Yes, I do have to encounter myriad challenges. Blindness permeates everything that I do, so it is always a force to be reckoned with. My uniform experience has taught me that the biggest challenge is dealing with the attitudes of those who believe that blind people are mere objects of charity and sympathy. People often have a fixed mindset, and it is very hard to convince such people that I can compete on a footing of equality with others. Lack of access to study material in an accessible format, finding a good writer for writing my exams and lack of access to important material for preparing for moot court competitions, research paper competitions, etc are some of the biggest challenges. The challenges are not just limited to law school, but also extend to other professional and social settings. During my internships, for example, I am always the elephant in the room, at least for the first few days. Most people do not have any past experience of interacting with a visually impaired person, so they do not know how they should engage with me. As a result, despite your best efforts, you do sometimes stick out like a sore thumb. That being said, I have generally had very positive experiences and have realized that people are more than happy to make reasonable accommodations if you tell them what you precisely require.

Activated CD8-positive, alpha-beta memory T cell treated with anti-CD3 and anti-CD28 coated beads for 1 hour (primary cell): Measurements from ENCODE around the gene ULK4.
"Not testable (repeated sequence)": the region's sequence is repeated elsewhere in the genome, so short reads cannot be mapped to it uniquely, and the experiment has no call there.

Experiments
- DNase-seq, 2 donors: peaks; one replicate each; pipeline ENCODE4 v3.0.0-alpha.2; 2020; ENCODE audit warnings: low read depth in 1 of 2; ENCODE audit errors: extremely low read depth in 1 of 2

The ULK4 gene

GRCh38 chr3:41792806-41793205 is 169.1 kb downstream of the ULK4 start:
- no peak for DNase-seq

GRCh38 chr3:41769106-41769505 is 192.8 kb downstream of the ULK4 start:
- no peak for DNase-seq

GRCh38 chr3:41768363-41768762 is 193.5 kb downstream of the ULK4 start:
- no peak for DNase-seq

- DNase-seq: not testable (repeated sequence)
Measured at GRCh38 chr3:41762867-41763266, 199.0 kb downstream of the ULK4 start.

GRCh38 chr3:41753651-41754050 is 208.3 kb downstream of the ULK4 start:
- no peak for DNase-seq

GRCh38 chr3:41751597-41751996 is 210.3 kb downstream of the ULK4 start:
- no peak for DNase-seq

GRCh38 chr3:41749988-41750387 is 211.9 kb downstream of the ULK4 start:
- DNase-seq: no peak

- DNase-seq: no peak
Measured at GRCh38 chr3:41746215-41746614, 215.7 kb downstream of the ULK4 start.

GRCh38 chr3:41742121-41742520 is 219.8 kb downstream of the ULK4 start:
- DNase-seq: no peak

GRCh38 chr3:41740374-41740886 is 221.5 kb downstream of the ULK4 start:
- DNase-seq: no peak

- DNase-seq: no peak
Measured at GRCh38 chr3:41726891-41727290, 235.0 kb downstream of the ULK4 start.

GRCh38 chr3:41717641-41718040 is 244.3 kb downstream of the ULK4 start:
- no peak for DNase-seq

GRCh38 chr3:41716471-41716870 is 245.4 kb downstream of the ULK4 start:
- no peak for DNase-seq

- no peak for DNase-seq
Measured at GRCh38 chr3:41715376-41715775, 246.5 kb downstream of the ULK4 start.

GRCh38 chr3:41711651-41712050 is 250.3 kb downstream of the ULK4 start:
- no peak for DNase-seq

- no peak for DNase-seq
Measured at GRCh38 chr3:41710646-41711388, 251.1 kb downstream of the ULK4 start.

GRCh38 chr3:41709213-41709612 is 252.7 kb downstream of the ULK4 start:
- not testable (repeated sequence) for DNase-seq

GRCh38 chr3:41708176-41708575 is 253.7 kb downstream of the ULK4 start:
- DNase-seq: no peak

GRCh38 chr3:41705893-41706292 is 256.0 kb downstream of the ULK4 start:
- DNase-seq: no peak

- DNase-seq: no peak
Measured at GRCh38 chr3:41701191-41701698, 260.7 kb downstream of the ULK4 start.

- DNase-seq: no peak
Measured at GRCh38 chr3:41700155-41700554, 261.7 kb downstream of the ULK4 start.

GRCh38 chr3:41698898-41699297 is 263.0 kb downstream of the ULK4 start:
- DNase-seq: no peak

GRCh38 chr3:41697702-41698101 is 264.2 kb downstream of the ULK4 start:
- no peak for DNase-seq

Did you find the legal education system in general and your college in specific to be sensitive to the needs of the visually impaired students?

All my professors have always been very supportive and encouraging; they always try to help me in whatever way they can. Forgive me for my lack of modesty, but I am mindful of the fact that this can also be attributed to a large extent to my good academic record. It is difficult for an average disabled student to thrive without asserting his/her needs. A lot still needs to be done to make legal education more accessible to the disabled in India.